Transit to Mars

The Transit Vehicle

Once into orbit around the Earth our spacecraft will look like this (above). From here we can fire the transit engine, which will blast the spacecraft out of Earth orbit and place it on a curved path or trajectory, to Mars. The transit engine does not have to work all the way. In fact it only works for a few minutes, just enough to change the direction and speed so that the spacecraft can coast to Mars. Once there it will turn itself around using tiny thruster rocket motors, and then fire the main engine to slow down. It can then go into orbit around the planet.

Our transit vehicle consists of three separate units.


This remains in space, orbiting the planet. It collects images of the surface, detects the magnetic field of the planet and examines the atmosphere from above. It uses a variety of instruments which detect light, magnetism, infra-red and ultra-violet radiation. These data can be analysed by scientists and from it they can tell a lot about the planet and its environment. Our orbiter has a main body, which contains the electronic equipment for the instruments and communications with Earth; solar panels, which turn sunlight into energy to power the spaccraft; dish antennae for communication with Earth and the Lander; a main rocket motor (transit engine), to send it off towards Mars.

Attached to one end is the Lander pod, which contains MARTI.


The lander for our mission is like a sausage. It contains our robot Rover MARTI. It also carries science instruments and a communication system, so we on Earth can control it and get back data.

Remember our Mission Objectives? We need instruments to achieve these:

We have:

  • Three cameras systems for taking pictures of the landscape, on the orbiter, the rover and the lander
  • A nutrient experiment to look for life, on the rover
  • A weather station to watch the weather, on the lander
  • Several spectrometers to find out what Mars is made of, on the orbiter, the rover and lander
  • A magnetometer to investigate Mars' magnetic field, on the orbiter
  • A seismometer to check for earthquakes, on the lander
  • Radiation detectors to observe the levels of light and radiation, on the orbiter and lander

Once the transit spacecraft is in orbit around Mars at a height of perhaps 200 or 300 kilometres (125 -175 miles) the lander section will separate from the orbiter. It will be travelling at high speed - about 18,000 kilometres per hour (11,250 mph) - but will have to land safely. To do this it first fires some rockets in the opposite direction to that it is travelling in. These are called retro-rockets. By slowing down, the lander plunges down towards the planet. As it enters the atmosphere it is slowed some more, but it heats up. Eventually the lander is going so slow it can use a parachute, or perhaps as many as three parachutes. This slows the descent to a gentle one. When the lander is about 1000 metres above the ground sausage shaped balloons along the side, inflate. These absorb the shock of touch-down.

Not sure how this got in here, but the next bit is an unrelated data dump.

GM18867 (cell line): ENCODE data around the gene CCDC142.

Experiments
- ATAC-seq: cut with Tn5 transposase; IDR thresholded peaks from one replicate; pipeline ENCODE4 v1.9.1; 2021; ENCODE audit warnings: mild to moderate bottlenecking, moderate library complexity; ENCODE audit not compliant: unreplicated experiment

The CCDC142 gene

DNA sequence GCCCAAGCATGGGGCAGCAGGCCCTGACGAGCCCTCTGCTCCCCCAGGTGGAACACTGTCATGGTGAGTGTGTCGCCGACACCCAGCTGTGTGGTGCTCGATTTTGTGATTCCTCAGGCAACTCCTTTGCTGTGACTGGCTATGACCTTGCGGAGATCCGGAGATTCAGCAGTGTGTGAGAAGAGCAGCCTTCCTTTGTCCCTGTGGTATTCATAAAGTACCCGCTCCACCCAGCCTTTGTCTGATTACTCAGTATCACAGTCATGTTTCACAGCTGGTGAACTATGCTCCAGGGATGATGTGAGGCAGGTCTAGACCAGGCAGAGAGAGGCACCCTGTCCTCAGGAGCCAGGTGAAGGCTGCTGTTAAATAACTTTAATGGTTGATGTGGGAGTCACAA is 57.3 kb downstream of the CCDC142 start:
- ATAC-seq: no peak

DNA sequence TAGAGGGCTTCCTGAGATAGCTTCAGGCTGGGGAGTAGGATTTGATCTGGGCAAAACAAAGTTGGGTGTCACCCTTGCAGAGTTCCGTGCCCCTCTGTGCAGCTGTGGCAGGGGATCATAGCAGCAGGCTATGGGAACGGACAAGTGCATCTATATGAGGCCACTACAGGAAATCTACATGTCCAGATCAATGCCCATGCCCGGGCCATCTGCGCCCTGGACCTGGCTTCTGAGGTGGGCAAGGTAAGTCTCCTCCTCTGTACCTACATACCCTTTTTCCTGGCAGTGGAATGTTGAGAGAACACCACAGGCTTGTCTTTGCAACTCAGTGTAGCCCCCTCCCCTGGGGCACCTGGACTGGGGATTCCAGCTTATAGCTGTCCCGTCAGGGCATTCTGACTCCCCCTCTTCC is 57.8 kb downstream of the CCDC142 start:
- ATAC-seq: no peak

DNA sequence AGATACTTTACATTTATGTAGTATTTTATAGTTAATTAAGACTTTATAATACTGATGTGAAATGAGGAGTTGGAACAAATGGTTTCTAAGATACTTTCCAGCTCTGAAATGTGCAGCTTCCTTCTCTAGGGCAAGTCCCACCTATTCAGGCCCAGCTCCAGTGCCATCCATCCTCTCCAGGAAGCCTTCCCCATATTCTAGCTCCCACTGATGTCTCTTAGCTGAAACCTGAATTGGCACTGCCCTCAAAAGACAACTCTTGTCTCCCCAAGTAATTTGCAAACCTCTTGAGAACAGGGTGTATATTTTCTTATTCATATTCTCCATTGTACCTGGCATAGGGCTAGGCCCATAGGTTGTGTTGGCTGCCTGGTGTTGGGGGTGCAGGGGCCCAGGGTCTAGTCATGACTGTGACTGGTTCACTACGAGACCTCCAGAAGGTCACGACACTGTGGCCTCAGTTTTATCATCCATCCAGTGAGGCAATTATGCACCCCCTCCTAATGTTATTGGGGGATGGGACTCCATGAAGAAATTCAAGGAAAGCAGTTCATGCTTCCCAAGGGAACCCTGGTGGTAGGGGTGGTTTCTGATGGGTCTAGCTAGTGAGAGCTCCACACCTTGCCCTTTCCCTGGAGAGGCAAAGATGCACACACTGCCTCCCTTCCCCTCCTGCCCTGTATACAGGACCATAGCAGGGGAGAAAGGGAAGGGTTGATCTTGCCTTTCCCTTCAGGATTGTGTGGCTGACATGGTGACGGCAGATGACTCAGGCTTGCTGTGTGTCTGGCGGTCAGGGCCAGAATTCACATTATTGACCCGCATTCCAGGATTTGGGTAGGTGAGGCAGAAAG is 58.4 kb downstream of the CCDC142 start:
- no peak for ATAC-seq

We don't exactly know the place we shall touch down. It may be rocky or flat, full of pot-holes or hilly. We need to have prepared our lander for any eventuality. The lander, being a sausage shape will always - unless it is extremely unlucky - land length-ways. Have you ever tried to stand a sausage on its end?

Once lying down we can unpack the lander. But what if it is upside-down?

Well the lander is a cylinder. If we make another cylinder inside the first, we can turn one relative to the other. Our lander is made so that the contents - MARTI and the instruments - are fixed to an internal cylinder. Which ever way the lander touches down, the inside can turn until it the right way up.

The ends of our sausage are dome shaped doors which open so MARTI can get out. The doors are also communication antennae. We have two doors and two antennae in case one end is trapped on landing.

The instruments are all held in a single pack. This is on a rail that runs inside the top of the cylinder. The rail is telescopic and extends out the ends of the lander once the doors are open. The instruments are then deployed outside on the rail. They too then deploy from their packed position.

Power to the lander comes from solar panels which deploy on the rail.


Task 1: To see how it works, get a couple of cardboard tubes from wrapping paper or kitchen roll. Put one in the other. If they are a good fit one will turn inside the other.

Task 2: Devise and build an instrument to show which way is up, from scrap materials.

Task 3: Can you determine what other methods of ensuring a spacecaft is safe after touch-down is used? (Hint: Try an internet search)


MARTI - the Mars Autonomous Robotic Terrain Investigator - is the rover. His task is to explore the area around the landing site. He is fitted with tracks, a camera system and two arms. One arm is a manipulator to pick things up, while the other holds a sensor head. This consists of spectrometers and the life nutrient experiment. He is battery-, or rather fuel cell-, powered and his main body is covered with solar cells to charge him up.

Go here for more on Robot Rovers.





For more information on Mars spacecraft, landers and rovers check out these web sites.

Mars Global Surveyor

Mars Pathfinder

Surveyor 98

Surveyor 2001

Beagle 2

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